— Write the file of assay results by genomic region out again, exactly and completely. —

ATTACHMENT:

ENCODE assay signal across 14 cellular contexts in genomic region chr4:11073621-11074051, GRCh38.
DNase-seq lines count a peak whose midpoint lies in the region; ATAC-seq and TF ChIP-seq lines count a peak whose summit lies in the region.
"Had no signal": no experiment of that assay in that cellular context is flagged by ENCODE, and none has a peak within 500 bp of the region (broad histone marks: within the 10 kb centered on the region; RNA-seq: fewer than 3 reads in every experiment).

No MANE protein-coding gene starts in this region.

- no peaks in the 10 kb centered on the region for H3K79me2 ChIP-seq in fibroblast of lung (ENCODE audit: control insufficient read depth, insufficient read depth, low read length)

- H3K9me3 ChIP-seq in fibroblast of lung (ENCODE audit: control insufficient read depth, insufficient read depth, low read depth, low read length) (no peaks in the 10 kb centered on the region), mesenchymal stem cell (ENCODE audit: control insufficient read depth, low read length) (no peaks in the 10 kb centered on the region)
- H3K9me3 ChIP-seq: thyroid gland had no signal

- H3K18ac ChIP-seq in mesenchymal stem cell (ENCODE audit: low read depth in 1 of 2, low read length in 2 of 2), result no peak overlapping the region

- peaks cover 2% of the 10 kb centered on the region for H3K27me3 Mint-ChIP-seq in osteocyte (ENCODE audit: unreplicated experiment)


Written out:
ENCODE assay signal across 14 cellular contexts in genomic region chr4:11073621-11074051, GRCh38.
DNase-seq lines count a peak whose midpoint lies in the region; ATAC-seq and TF ChIP-seq lines count a peak whose summit lies in the region.
"Had no signal": no experiment of that assay in that cellular context is flagged by ENCODE, and none has a peak within 500 bp of the region (broad histone marks: within the 10 kb centered on the region; RNA-seq: fewer than 3 reads in every experiment).

No MANE protein-coding gene starts in this region.

- no peaks in the 10 kb centered on the region for H3K79me2 ChIP-seq in fibroblast of lung (ENCODE audit: control insufficient read depth, insufficient read depth, low read length)

- H3K9me3 ChIP-seq in fibroblast of lung (ENCODE audit: control insufficient read depth, insufficient read depth, low read depth, low read length) (no peaks in the 10 kb centered on the region), mesenchymal stem cell (ENCODE audit: control insufficient read depth, low read length) (no peaks in the 10 kb centered on the region)
- H3K9me3 ChIP-seq: thyroid gland had no signal

- H3K18ac ChIP-seq in mesenchymal stem cell (ENCODE audit: low read depth in 1 of 2, low read length in 2 of 2), result no peak overlapping the region

- peaks cover 2% of the 10 kb centered on the region for H3K27me3 Mint-ChIP-seq in osteocyte (ENCODE audit: unreplicated experiment)